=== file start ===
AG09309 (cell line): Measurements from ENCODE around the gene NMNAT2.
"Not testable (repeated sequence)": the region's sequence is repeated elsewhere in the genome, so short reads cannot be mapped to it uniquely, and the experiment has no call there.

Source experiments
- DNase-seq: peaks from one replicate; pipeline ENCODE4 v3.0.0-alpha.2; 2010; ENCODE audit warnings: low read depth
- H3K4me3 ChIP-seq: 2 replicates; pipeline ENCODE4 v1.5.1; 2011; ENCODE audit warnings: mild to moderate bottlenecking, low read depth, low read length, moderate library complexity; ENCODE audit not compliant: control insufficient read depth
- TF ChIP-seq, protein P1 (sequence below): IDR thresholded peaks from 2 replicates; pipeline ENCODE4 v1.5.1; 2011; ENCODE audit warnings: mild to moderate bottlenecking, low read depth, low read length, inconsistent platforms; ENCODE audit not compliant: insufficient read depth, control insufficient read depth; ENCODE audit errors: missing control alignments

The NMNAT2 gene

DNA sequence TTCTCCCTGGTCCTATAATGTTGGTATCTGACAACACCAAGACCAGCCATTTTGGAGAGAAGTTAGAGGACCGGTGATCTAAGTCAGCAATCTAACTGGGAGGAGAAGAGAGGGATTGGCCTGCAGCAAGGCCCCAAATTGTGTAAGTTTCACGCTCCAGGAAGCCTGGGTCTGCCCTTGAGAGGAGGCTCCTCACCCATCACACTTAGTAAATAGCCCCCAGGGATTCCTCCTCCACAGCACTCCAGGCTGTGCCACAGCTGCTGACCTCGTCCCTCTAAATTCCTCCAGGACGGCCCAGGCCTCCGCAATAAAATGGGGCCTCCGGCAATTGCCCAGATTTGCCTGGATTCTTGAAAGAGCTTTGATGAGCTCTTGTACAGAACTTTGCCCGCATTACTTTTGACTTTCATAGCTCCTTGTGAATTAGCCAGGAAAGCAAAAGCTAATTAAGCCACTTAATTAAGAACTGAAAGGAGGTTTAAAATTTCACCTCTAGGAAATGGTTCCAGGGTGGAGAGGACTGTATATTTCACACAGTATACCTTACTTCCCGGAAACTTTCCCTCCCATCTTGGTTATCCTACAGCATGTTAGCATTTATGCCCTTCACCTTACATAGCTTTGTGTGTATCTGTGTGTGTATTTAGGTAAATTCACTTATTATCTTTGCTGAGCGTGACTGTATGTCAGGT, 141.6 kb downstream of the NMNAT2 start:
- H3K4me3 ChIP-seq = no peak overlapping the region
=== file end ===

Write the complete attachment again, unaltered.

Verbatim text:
AG09309 (cell line): Measurements from ENCODE around the gene NMNAT2.
"Not testable (repeated sequence)": the region's sequence is repeated elsewhere in the genome, so short reads cannot be mapped to it uniquely, and the experiment has no call there.

Source experiments
- DNase-seq: peaks from one replicate; pipeline ENCODE4 v3.0.0-alpha.2; 2010; ENCODE audit warnings: low read depth
- H3K4me3 ChIP-seq: 2 replicates; pipeline ENCODE4 v1.5.1; 2011; ENCODE audit warnings: mild to moderate bottlenecking, low read depth, low read length, moderate library complexity; ENCODE audit not compliant: control insufficient read depth
- TF ChIP-seq, protein P1 (sequence below): IDR thresholded peaks from 2 replicates; pipeline ENCODE4 v1.5.1; 2011; ENCODE audit warnings: mild to moderate bottlenecking, low read depth, low read length, inconsistent platforms; ENCODE audit not compliant: insufficient read depth, control insufficient read depth; ENCODE audit errors: missing control alignments

The NMNAT2 gene

DNA sequence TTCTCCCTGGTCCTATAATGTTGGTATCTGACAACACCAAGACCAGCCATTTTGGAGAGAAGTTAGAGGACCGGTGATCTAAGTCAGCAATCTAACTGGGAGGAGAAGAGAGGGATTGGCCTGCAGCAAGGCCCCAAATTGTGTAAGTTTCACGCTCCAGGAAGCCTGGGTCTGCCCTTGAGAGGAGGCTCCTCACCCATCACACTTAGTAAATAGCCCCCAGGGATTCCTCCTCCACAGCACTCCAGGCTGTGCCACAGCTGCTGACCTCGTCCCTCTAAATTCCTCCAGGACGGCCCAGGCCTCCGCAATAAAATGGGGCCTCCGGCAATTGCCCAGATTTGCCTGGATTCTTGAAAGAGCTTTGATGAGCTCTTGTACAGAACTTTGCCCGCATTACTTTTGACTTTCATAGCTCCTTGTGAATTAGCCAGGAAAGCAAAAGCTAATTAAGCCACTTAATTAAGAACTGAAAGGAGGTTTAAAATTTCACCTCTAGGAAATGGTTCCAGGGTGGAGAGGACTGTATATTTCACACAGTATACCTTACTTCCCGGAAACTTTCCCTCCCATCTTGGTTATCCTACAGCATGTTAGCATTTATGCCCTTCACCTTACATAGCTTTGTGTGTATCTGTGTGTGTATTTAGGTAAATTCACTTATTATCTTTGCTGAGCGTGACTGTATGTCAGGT, 141.6 kb downstream of the NMNAT2 start:
- H3K4me3 ChIP-seq = no peak overlapping the region